Goroth spoke in a quiet voice. “We will go to the Skull Clan, who is only half a day’s walk. We will have to beg them to take us in as slaves. They are stronger than us… we have nothing now. It is the only way…”

The other warriors hung their heads and nodded, they each knew he was right. Slowly, gathering what little was left from the wreckage, the barbarians followed Goroth who led them east across the snowy plains. Raven watched them go. Not one had said a word to him as they marched past. Now he was alone in the howling wind. There was nothing to do but wait for Death. He sat in the cold snow and pulled an abandoned fur around him. It had been only slightly singed and it smelled terrible, but at least it was warmer than his thin jerkin.

Somewhere, not too far away from where Raven sat, a wolf howled.


Klaveer whined as he sniffed the air. Vah’ryiah stood behind him, perplexed at the wolf’s actions. He’d been acting strange since yesterday.

The boy knew that the warriors had returned, he had watched them from far atop a peak that overlooked their lodge. He had gone into his cave home that night feeling lonely as ever, for down in the camp they were feasting. He could smell the roasting food as he chewed his own meal of dried deer meat. Maybe the wolf was just sensing his moodiness…

“Klaveer, my brother…” Vah’ryiah said, placing his head against that of the black wolf and listening to the beasts steady breathing. “You say there is something wrong… that there is fire on the wind… but it does not concern us Klaveer. We have to get enough wood to stock up before the next storm hits. I can’t worry about a fire in the lodge of those men. If we went to try to help, they’d tie us to a log and toss us in to burn!”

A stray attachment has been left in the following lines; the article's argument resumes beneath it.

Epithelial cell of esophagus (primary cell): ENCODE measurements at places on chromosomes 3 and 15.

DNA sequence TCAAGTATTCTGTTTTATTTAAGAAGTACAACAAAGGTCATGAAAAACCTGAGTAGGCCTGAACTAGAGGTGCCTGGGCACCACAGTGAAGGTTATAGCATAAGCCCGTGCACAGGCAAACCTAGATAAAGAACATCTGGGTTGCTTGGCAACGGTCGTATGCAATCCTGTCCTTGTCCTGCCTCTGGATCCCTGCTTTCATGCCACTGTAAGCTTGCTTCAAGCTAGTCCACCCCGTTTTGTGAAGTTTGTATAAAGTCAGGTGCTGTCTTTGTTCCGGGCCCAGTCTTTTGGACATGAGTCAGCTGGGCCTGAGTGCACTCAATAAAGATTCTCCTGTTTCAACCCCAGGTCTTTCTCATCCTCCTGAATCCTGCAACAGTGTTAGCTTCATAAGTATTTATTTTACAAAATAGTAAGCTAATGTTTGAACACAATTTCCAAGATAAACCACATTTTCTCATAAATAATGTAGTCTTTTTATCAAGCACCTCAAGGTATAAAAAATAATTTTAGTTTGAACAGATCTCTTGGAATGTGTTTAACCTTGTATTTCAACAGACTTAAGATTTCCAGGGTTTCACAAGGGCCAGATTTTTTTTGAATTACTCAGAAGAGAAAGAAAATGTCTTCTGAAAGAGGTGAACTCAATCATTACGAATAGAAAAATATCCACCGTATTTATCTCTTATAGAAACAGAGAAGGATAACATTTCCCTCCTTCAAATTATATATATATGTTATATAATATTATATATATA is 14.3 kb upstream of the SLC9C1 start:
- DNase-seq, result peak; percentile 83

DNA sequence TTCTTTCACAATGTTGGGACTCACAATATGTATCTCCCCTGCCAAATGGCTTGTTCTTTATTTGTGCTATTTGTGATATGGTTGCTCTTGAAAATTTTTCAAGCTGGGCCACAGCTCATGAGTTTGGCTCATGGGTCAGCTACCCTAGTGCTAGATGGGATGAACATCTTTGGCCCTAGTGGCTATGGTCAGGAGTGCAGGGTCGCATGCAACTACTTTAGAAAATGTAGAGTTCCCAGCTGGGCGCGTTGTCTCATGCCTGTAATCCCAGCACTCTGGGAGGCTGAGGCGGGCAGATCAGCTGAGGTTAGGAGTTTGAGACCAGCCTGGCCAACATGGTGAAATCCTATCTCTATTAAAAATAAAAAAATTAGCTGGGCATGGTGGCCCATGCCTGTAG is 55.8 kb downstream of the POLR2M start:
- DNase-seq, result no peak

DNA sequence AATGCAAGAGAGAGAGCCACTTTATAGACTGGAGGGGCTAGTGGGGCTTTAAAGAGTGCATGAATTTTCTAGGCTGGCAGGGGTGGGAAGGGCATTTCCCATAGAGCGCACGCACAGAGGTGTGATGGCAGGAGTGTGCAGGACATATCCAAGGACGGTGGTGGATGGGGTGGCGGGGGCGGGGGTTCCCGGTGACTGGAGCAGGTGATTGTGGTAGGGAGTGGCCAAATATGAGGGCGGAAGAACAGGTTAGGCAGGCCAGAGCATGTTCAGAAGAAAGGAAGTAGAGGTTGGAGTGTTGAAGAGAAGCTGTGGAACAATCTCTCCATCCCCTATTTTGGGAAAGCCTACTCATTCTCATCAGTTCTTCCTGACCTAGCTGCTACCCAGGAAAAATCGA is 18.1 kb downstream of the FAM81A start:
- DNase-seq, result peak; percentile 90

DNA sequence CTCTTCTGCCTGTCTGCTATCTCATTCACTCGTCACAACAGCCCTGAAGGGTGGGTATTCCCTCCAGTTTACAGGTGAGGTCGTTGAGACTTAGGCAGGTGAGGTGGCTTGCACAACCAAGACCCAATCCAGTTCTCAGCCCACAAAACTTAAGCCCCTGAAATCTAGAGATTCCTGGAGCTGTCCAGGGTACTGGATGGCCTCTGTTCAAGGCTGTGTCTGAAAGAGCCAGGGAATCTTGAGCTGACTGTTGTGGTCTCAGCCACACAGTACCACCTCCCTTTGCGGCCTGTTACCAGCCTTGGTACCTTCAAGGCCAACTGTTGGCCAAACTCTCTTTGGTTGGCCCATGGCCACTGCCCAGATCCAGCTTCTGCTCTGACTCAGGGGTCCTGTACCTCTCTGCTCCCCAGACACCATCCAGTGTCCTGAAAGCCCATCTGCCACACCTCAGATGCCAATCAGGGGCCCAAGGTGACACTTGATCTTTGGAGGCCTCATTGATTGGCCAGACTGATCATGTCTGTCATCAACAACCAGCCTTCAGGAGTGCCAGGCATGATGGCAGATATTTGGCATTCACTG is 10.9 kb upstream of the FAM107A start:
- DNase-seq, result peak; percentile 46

The wolf turned his head and licked the boy’s cheek, still whining under his breath. Vah’ryiah sighed. He had to gather at least another armful of wood before the storm hit… which would be anytime now. “Klaveer, I can’t go.

There isn’t time for me to run all that way. I have to stay here and gather logs and sticks… the wind brings another blizzard tonight.”

Klaveer blinked, his golden eyes shining in a pleading way. He yipped once or twice as the boy smelled the air full of smoke. The wolf pranced around, as if waiting anxiously for Vah’ryiah to make up his mind.

Vah’ryiah stood slowly. “I can smell burnt flesh… there is death on the wind… Klaveer,” he said, kneeling by the wolf and patting his muzzle, “ be my eyes and go to the peak. Look down and see what has happened. I will wait here…” Vah’ryiah sat down and closed his eyes. He felt his consciousness within the wolf, and when he opened his eyes again, he was seeing as Klaveer.

Together as one, they loped at a fast pace, putting the few miles behind them quickly. The smell of smoke became thicker and it was strangely quiet. Usually the sounds of people could be heard when they were this close to the camp. But as they peered down from the ledge, they could see no people, only a smoldering ruin where the lodge had stood. There were four bodies sprawled on the ground, and someone was sitting huddled in a fur. They sniffed… this person’s smell was not the same as those of the tribesmen.